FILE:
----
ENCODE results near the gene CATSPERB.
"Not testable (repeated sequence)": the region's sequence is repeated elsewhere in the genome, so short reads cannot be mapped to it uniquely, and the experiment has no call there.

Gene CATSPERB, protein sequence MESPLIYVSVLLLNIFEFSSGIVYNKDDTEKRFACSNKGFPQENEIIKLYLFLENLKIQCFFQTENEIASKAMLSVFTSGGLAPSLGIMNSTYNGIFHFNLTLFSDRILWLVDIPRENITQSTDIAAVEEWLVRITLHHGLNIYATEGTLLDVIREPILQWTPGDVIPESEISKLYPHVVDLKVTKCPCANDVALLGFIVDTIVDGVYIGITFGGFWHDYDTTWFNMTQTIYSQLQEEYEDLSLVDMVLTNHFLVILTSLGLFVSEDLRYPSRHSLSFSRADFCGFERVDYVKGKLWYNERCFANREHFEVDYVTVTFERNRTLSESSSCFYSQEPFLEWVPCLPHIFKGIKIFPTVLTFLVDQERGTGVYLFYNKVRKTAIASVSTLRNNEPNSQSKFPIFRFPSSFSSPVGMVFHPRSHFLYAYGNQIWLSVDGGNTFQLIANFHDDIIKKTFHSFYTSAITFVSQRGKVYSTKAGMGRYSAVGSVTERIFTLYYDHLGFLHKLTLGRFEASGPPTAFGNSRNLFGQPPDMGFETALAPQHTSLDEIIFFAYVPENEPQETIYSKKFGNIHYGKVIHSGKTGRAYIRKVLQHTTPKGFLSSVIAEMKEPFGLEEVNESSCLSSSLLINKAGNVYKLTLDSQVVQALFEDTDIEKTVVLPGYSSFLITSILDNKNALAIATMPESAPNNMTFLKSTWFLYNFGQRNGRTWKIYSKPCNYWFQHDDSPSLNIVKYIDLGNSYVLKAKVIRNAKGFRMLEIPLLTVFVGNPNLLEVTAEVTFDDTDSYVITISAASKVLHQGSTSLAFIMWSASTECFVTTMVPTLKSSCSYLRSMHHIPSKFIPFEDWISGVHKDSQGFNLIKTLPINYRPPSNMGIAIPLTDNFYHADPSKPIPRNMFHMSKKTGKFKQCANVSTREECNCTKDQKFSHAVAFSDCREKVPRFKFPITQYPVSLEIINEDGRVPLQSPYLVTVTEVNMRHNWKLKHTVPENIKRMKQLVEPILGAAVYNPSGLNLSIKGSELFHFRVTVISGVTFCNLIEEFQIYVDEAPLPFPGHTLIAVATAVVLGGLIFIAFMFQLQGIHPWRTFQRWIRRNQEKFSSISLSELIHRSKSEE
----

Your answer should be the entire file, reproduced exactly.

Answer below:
ENCODE results near the gene CATSPERB.
"Not testable (repeated sequence)": the region's sequence is repeated elsewhere in the genome, so short reads cannot be mapped to it uniquely, and the experiment has no call there.

Gene CATSPERB, protein sequence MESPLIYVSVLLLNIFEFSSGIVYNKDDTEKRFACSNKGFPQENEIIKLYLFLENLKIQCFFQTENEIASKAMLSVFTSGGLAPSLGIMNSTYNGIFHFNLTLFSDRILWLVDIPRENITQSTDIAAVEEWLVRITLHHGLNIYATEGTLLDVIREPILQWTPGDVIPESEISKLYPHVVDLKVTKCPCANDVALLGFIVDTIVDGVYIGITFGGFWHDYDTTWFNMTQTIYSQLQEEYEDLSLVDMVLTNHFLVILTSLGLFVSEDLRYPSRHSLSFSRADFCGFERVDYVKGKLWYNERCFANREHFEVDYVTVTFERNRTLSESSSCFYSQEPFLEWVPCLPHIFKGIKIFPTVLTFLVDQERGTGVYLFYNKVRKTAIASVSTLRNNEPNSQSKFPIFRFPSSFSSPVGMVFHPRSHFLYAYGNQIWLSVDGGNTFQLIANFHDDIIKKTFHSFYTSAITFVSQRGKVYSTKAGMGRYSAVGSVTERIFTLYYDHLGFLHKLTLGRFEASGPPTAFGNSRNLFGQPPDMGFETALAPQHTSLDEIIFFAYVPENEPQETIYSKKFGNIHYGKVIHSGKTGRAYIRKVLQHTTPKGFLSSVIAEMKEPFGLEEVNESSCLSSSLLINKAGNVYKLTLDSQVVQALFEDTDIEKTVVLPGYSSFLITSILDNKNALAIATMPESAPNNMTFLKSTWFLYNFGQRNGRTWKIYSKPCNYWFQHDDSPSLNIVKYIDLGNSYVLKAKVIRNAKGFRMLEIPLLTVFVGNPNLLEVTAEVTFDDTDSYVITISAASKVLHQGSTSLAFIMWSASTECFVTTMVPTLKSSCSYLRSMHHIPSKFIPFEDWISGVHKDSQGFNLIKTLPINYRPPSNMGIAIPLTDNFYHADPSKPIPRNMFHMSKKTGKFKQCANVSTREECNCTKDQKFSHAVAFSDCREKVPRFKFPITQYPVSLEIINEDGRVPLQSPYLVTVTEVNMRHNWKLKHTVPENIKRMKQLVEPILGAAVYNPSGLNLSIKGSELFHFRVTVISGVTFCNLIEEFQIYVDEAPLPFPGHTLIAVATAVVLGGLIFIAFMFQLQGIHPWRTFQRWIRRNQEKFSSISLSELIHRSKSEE